Another advertisement for cup noodles in South Korea faced similar criticism because it featured a pair of chopsticks being used to pick up noodles. The complaint was the fingers took on the shape of the hand gesture that had offended those men’s rights groups.

Is there more to this controversy?

A Reuters report quoted Kim Garo, director of the women’s policy division at the Ministry of Gender Equality and Family, explaining how the problems of misogyny and misandry are not new in South Korea, but this targeting of companies and individuals has been a recent development.

In 2017, when Moon Jae-in became president, he had promised to focus on gender equality. Since then, there have been some improvements for women in the country, for instance, in wages and the introduction of eligibility for bigger government subsidies than men when starting a new business. However, critics say that more needs to be done.

This coincided with a growing lack of employment opportunities for men, whose discontent with their socio-economic status has only increased. Researchers have noticed an increase in anti-feminist sentiments among men in their 20s and 30s, an issue that has resulted in significant conversation among South Koreans and its impact on various aspects of everyday life. The rise in feminism and open conversations about it have been met with fierce criticism and resistance from men in the country.

Women’s rights activists say feminism in the country had been simmering under the surface, but it became more prominent sometime in 2015 following the outbreak of Middle East Respiratory Syndrome, or MERS, in the country linked to a Korean man returning from the Middle East. Soon after, two Korean women who had contracted the disease while travelling on a flight from Seoul to Hong Kong, refused to be quarantined. That resulted in a wave of criticism and abuse online accusing the women of damaging South Korea’s reputation. A koreaBANG report mentions how the women were called ‘kimchi bitches’—women who are obsessed with wealth, who in turn attacked men with the phrase ‘kimchi men’ and mocked them for their “6.9cm penises”.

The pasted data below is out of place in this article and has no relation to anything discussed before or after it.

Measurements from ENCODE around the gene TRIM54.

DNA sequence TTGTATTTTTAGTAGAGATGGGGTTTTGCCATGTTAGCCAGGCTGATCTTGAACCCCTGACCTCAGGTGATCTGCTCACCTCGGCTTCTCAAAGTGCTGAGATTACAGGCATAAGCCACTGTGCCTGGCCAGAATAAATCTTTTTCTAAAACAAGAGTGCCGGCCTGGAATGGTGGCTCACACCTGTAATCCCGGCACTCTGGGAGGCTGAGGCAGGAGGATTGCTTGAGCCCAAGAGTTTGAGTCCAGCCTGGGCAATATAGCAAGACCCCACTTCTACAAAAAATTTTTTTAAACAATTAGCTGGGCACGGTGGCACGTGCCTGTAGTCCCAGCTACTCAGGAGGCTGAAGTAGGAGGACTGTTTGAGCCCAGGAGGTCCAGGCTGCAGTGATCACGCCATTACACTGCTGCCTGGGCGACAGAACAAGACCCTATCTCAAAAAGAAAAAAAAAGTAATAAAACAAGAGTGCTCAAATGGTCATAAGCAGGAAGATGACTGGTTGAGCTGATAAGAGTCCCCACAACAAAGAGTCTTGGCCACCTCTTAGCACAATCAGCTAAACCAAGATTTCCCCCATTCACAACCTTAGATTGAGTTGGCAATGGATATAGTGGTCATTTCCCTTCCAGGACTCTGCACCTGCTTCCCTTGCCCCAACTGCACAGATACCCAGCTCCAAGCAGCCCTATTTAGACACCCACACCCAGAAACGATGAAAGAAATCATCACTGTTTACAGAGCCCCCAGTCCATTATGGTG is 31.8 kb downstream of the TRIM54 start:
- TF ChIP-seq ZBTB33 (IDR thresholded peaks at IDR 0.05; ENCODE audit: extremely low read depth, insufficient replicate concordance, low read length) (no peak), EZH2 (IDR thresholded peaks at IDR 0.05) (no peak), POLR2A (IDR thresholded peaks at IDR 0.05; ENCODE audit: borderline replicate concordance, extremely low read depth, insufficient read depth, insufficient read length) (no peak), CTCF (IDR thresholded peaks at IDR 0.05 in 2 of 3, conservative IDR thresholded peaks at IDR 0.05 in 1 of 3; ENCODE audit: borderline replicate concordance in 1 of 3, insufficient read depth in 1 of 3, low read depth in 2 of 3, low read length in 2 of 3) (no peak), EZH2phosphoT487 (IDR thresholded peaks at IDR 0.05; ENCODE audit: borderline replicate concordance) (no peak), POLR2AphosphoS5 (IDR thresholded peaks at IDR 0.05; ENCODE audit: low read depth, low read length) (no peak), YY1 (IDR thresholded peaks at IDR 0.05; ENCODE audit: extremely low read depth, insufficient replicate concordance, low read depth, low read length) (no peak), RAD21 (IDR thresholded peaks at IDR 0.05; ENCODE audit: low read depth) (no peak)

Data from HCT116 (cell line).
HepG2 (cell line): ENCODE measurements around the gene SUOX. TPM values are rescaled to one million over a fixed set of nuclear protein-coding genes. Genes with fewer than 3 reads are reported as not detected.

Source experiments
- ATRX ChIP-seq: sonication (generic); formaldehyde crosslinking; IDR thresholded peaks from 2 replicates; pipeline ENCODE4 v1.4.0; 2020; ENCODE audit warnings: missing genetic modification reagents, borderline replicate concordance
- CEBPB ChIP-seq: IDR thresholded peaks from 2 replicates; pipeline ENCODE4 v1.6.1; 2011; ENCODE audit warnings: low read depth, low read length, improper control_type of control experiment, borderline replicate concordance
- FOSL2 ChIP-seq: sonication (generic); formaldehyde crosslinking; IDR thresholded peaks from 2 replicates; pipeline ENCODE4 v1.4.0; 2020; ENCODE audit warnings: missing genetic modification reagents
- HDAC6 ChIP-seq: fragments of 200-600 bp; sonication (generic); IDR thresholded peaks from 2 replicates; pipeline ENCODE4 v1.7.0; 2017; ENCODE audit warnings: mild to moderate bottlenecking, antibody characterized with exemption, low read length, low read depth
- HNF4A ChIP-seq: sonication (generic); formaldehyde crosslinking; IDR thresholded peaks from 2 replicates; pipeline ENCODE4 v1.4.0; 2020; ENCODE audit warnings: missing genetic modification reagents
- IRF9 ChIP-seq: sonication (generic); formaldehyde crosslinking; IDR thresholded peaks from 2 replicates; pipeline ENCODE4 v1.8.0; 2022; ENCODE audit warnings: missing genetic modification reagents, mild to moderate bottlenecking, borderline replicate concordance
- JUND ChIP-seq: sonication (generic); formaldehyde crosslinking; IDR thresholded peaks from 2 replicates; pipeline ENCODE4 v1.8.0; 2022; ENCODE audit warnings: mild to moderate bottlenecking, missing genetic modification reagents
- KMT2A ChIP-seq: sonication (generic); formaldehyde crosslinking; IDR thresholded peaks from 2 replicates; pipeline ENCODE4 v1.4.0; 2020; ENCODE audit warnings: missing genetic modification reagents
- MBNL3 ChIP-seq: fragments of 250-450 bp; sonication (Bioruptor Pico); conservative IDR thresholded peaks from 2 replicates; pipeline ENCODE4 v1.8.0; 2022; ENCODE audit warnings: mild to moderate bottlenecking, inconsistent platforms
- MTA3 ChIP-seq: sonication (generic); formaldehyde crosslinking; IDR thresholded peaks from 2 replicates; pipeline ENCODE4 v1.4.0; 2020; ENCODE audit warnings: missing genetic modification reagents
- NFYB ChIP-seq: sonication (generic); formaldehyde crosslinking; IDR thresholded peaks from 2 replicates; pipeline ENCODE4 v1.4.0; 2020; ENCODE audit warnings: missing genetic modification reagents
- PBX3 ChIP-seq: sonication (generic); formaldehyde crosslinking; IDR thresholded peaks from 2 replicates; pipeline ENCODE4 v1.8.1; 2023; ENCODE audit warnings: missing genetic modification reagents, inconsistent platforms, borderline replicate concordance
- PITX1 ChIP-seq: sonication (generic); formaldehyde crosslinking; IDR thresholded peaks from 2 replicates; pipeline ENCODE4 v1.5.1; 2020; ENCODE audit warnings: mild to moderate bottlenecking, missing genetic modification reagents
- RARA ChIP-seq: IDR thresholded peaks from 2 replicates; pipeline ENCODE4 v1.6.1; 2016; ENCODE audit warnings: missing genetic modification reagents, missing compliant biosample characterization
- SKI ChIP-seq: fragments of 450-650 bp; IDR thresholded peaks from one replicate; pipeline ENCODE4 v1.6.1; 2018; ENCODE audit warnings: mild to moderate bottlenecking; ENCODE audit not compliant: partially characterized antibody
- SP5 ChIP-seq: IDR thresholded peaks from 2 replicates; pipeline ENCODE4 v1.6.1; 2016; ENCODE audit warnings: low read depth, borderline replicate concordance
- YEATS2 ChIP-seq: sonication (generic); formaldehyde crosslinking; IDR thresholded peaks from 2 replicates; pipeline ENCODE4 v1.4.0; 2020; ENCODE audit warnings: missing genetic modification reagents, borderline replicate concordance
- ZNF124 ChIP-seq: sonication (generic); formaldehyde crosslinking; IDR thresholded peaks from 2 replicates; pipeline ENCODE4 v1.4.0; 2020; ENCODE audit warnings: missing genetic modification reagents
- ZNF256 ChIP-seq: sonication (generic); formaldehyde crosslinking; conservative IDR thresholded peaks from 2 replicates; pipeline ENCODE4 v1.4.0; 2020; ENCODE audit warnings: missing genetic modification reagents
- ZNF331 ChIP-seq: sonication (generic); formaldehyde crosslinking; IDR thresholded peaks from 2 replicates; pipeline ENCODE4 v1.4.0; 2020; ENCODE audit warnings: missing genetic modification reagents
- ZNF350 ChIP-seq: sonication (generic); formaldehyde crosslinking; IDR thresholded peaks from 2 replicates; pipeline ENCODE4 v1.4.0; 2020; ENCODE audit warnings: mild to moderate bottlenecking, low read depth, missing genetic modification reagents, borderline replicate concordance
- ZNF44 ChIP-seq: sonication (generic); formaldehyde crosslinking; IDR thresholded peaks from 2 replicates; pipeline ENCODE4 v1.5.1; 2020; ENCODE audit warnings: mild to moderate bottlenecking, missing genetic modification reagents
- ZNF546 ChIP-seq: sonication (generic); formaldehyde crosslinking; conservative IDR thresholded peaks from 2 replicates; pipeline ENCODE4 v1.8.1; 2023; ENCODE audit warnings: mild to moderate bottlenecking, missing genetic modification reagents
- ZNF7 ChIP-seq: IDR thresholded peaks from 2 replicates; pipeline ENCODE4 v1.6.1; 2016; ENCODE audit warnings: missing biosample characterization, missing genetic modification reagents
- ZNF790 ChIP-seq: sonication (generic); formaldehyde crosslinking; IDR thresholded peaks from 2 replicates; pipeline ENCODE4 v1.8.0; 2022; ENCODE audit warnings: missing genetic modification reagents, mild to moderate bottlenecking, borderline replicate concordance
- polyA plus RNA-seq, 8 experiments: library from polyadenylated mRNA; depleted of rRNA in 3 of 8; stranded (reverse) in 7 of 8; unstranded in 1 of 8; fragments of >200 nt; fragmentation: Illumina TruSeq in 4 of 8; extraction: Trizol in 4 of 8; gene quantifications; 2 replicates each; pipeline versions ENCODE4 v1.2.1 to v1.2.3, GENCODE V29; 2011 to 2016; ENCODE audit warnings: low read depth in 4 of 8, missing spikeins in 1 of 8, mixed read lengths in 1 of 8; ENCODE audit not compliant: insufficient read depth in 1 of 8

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When the radical online feminist group Megalia was born in 2015, they created a logo to show a hand with the thumb and index finger close together to suggest a small penis, in what was considered a deliberate move. Because of this association of the symbol with the feminist group, that many men believe propagated extreme feminist views, the symbol has perhaps generated more controversy than may be justifiable.

Researchers say that in South Korea, there has been a rise in crimes against women and intimate partner violence. Women have taken to online platforms to discuss fears of being stalked, harassed, of being subjected to physical and verbal abuse, and of being secretly filmed by a former partner, or even a stranger in public bathrooms, as well as of being victims of revenge porn.